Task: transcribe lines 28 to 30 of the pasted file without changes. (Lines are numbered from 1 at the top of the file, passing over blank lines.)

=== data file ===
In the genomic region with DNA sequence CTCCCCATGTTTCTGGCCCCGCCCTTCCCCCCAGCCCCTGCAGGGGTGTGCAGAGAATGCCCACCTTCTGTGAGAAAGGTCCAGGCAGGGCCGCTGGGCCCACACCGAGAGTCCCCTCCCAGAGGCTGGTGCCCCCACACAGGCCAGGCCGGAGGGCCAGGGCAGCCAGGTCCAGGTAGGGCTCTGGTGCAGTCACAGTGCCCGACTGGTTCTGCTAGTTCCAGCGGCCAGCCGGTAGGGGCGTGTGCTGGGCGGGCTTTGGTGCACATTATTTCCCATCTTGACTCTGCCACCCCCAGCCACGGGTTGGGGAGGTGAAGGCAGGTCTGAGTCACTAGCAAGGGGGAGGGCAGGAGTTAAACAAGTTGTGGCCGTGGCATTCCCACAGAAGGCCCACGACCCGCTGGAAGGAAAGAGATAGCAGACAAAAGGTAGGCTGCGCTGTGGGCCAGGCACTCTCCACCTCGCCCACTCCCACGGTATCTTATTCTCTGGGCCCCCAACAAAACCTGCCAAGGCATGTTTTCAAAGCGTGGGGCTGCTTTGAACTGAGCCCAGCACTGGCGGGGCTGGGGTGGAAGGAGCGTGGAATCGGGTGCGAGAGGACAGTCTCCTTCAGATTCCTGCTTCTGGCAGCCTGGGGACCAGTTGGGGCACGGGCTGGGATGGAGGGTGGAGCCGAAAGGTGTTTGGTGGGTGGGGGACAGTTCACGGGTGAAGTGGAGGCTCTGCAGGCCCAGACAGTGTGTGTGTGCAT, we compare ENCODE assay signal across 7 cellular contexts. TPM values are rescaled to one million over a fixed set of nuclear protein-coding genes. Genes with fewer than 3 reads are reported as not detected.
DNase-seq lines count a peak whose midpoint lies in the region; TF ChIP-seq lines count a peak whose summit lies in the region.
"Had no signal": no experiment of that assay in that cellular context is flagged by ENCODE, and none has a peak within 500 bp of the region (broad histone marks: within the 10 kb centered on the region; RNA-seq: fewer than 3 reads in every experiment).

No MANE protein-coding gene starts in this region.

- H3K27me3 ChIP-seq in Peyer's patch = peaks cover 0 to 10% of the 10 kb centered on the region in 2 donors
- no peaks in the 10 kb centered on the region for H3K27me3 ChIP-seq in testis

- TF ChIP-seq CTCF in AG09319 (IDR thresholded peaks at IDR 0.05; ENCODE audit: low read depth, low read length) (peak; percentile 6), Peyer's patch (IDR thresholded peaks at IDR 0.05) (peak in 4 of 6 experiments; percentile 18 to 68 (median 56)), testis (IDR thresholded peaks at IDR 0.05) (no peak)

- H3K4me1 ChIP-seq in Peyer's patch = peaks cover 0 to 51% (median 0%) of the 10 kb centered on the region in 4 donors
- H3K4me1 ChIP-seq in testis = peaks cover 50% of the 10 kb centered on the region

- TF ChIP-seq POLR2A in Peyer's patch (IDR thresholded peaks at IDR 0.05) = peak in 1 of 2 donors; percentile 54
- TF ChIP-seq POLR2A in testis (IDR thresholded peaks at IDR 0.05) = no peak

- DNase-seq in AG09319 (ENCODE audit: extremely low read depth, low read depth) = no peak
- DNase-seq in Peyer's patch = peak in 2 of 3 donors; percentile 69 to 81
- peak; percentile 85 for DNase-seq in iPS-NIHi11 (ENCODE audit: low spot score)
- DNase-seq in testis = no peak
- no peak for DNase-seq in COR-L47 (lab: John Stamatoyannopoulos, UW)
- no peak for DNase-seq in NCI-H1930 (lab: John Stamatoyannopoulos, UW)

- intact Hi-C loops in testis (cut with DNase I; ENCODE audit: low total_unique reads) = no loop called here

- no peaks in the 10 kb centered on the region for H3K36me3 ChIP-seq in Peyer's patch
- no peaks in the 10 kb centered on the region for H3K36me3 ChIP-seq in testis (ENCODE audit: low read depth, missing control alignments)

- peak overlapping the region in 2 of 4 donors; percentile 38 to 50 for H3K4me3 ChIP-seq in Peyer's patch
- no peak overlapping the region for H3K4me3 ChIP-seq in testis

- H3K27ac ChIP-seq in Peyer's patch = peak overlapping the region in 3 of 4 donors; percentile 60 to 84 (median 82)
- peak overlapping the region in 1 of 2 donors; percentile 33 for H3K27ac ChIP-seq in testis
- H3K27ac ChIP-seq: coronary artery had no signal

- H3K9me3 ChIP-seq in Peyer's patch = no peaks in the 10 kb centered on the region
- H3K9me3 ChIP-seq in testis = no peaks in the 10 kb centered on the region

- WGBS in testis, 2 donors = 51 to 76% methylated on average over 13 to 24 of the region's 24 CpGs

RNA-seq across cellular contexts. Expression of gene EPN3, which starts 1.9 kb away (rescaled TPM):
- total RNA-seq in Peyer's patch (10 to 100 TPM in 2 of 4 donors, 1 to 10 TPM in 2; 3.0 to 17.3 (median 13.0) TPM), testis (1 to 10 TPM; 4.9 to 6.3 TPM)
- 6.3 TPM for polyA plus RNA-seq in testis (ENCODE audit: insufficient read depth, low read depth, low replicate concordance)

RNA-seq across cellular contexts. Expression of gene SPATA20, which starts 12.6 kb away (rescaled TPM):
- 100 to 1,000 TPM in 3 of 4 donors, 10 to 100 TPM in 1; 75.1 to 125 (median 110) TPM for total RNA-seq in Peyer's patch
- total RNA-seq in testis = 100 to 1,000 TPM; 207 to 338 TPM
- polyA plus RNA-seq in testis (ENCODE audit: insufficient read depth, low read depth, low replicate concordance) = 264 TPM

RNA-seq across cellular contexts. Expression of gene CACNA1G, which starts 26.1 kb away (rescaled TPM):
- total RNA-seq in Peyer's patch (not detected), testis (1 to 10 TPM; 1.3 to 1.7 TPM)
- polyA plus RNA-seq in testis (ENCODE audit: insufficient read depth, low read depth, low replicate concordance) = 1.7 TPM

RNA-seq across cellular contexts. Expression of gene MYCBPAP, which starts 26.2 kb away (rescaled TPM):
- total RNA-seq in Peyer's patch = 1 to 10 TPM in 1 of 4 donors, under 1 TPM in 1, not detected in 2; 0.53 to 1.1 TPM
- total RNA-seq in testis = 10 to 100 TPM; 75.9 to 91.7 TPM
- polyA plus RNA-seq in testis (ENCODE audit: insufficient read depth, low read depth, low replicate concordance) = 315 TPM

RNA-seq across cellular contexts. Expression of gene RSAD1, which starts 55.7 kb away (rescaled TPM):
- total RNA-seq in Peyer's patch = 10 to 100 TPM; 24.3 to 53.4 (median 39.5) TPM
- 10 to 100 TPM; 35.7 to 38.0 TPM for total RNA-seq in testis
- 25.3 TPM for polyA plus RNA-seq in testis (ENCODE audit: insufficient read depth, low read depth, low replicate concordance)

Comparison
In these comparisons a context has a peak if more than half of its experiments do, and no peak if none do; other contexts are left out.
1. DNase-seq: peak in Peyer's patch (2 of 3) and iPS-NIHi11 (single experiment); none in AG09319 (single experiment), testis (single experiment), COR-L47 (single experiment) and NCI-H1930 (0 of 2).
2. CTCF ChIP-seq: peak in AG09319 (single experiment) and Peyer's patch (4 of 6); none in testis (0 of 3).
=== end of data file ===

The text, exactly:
- WGBS in testis, 2 donors = 51 to 76% methylated on average over 13 to 24 of the region's 24 CpGs

RNA-seq across cellular contexts. Expression of gene EPN3, which starts 1.9 kb away (rescaled TPM):
- total RNA-seq in Peyer's patch (10 to 100 TPM in 2 of 4 donors, 1 to 10 TPM in 2; 3.0 to 17.3 (median 13.0) TPM), testis (1 to 10 TPM; 4.9 to 6.3 TPM)